July 30, 2012

Our View: Portland can benefit from car-free trends

The city's pedestrian-friendly streets are an asset that could be better developed.

Two trends are working in Portland's favor. If the city can take advantage of them, it may have found a new way to prosper.

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Janet Burgess, a West End resident, boards a Metro bus at the Forest Avenue Hannaford supermarket. She says she misses the convenience of a car, but not the bills that came along with car ownership.

2012 staff file photo/Gordon Chibroski

One is the slow-growing economy, in which decades of stagnant wage growth have led some consumers to think they have to find a way to spend more carefully.

The other is the lifestyle choice by a growing number of young people who prefer to live without a car, whether they can afford one or not.

As one of the few places in New England and probably the only place in Maine where people can live, work, attend school, run errands, visit doctors and dentists and enjoy indoor and outdoor recreation without driving, Portland becomes a more attractive place to live.

Car registration trends show this is already happening. From 2004 to 2011, the number of registered passenger vehicles has declined in the city by 23 percent even as the population has grown. Registrations have dropped statewide and nationally as well, but not at such a significant rate.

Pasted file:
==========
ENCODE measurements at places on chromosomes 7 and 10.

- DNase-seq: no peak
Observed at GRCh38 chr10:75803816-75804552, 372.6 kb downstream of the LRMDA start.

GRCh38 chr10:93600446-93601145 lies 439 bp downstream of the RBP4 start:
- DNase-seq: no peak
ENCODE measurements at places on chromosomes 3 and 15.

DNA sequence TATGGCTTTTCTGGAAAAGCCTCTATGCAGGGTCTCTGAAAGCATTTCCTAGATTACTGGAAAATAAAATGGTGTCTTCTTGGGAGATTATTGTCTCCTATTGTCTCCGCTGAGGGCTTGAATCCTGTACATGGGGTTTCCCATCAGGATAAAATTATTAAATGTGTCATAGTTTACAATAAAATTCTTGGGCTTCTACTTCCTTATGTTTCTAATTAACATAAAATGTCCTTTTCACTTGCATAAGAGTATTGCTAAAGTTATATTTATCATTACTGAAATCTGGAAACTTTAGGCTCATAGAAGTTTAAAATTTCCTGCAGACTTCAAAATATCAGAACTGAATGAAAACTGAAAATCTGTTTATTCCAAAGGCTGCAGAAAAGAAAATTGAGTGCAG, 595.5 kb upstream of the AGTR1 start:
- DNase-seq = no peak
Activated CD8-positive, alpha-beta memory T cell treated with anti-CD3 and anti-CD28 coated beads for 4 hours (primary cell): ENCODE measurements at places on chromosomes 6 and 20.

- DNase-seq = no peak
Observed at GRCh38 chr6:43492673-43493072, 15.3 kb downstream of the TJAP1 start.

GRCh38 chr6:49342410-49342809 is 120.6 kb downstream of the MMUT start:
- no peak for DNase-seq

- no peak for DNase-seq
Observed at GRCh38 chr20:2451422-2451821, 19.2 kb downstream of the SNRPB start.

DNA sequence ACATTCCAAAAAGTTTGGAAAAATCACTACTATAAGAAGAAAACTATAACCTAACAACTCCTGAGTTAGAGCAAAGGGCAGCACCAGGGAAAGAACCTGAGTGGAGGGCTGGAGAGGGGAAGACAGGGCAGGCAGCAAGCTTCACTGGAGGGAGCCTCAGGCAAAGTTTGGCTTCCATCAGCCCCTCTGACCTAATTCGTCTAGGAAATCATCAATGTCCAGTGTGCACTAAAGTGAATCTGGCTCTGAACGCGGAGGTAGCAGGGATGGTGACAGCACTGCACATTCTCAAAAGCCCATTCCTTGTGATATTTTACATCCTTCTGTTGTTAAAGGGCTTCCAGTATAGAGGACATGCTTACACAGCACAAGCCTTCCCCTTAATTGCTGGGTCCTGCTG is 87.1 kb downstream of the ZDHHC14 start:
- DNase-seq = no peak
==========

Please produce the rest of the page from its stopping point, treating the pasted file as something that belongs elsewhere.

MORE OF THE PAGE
This may be why Portland apartments have such a low vacancy rate -- 2.5 percent, which is tied for the second lowest in the nation.

City policy could help continue the trend.

There is demand for housing in walkable districts. The city could make more available by relaxing parking requirements that assume every resident will have at least one car. That would lower the cost of development and encourage a denser style of development that would let more people take advantage of an urban lifestyle affordably.

The city should also continue to push for better transportation alternatives that will make the city more attractive to people who want to live without cars. That means improving pedestrian and bicycle access to services from the off-peninsula neighborhoods. It also means taking serious steps toward improving public transit.

City Councilor David Marshall has proposed a study of streetcar service for the city. That shouldn't sound far-fetched in light of the decline in car usage.

Owning a car is estimated to cost $9,000 a year. When people think about how else they could spend that much money if they didn't have to own a car, Portland becomes that much more attractive. City officials should recognize this fact and take advantage of it.

 

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